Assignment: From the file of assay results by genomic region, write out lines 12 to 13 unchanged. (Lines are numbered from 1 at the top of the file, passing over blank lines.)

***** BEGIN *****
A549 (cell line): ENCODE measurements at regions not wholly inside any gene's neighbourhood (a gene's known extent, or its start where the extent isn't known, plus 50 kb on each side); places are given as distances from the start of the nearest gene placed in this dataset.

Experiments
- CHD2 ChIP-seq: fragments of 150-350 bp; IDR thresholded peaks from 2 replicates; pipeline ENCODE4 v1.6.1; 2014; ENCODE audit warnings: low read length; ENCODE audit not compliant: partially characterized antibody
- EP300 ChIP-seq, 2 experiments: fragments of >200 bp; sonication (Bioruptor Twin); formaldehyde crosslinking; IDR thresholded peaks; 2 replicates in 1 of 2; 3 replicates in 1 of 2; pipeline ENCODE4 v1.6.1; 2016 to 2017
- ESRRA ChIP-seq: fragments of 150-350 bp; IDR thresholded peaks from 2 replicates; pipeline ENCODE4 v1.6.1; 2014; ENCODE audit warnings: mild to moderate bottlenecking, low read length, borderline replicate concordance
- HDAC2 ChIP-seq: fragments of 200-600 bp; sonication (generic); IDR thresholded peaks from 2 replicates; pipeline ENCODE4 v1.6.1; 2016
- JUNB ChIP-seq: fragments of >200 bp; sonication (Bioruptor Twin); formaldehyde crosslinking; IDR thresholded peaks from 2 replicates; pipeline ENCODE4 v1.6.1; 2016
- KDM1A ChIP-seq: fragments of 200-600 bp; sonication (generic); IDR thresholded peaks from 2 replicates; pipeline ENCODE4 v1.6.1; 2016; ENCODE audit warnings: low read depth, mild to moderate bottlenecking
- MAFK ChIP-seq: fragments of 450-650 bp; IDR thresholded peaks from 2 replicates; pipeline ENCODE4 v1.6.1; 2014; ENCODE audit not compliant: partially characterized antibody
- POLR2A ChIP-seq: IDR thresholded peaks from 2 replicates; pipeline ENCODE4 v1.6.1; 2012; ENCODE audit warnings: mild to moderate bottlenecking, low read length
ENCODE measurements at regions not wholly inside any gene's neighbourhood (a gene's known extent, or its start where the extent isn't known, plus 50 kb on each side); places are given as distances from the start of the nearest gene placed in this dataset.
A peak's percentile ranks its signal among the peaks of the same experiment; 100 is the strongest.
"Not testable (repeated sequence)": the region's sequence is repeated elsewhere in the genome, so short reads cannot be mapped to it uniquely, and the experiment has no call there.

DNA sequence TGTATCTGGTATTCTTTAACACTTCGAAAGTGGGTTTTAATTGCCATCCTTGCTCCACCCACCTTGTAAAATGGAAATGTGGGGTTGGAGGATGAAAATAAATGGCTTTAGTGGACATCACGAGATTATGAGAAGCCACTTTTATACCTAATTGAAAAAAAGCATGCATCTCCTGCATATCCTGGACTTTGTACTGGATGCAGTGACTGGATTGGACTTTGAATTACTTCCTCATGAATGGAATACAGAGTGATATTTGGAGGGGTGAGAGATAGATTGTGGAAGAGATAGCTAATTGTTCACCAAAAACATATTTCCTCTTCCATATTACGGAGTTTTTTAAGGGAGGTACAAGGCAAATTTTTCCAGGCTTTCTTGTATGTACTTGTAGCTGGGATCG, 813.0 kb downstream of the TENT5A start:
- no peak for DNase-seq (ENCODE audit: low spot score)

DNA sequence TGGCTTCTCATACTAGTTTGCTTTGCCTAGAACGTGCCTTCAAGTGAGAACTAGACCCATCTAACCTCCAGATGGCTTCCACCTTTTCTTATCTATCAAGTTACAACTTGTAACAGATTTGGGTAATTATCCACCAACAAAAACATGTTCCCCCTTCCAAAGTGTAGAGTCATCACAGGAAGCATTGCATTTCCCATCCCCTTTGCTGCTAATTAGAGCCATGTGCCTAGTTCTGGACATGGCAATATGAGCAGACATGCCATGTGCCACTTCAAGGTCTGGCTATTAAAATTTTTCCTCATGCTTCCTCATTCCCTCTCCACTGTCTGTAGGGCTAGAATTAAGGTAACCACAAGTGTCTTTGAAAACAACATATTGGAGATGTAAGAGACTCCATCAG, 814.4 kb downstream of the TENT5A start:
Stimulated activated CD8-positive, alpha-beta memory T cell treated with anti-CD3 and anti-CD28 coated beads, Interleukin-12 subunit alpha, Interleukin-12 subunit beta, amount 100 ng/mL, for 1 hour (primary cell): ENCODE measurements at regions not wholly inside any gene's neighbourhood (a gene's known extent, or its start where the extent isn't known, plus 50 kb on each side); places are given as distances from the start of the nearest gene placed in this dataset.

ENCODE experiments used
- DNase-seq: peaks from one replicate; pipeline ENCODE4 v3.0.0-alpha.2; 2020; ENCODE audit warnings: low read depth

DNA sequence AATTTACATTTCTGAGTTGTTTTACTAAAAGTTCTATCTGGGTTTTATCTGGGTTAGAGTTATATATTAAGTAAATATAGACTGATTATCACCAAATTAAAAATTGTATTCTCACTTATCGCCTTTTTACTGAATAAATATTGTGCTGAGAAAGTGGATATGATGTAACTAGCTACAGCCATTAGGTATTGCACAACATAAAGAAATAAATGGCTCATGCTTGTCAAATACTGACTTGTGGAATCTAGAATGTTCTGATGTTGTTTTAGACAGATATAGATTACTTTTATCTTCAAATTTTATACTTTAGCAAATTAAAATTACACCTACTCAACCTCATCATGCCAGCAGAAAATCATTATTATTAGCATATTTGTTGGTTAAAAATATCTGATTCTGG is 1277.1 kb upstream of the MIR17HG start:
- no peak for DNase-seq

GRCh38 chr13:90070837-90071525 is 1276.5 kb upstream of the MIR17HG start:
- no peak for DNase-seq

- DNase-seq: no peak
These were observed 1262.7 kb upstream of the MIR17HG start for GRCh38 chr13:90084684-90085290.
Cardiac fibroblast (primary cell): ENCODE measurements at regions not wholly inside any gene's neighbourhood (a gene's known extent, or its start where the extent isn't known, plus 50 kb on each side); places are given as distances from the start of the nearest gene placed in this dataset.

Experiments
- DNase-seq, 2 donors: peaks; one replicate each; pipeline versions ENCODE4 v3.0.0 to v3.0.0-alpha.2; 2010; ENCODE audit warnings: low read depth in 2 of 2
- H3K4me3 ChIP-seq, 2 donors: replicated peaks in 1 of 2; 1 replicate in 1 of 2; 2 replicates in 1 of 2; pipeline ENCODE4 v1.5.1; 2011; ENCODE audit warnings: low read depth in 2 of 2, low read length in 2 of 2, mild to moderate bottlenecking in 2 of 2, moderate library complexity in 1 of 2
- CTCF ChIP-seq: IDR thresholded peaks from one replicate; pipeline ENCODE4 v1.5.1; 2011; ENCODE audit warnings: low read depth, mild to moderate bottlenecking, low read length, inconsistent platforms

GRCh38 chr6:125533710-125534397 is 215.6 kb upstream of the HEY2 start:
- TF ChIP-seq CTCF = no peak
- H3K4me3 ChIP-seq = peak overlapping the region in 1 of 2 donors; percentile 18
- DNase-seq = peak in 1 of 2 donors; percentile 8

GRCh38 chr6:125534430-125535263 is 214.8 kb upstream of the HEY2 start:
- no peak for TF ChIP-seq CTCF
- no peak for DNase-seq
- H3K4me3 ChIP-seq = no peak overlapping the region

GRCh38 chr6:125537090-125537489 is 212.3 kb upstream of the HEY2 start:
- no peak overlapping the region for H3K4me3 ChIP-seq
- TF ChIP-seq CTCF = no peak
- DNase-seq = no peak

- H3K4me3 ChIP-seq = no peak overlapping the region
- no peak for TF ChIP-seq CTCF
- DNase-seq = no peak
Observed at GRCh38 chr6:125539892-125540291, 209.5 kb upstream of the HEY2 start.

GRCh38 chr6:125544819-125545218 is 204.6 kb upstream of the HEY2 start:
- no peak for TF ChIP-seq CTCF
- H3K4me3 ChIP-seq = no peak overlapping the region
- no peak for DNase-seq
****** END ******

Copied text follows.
A peak's percentile ranks its signal among the peaks of the same experiment; 100 is the strongest.
"Not testable (repeated sequence)": the region's sequence is repeated elsewhere in the genome, so short reads cannot be mapped to it uniquely, and the experiment has no call there.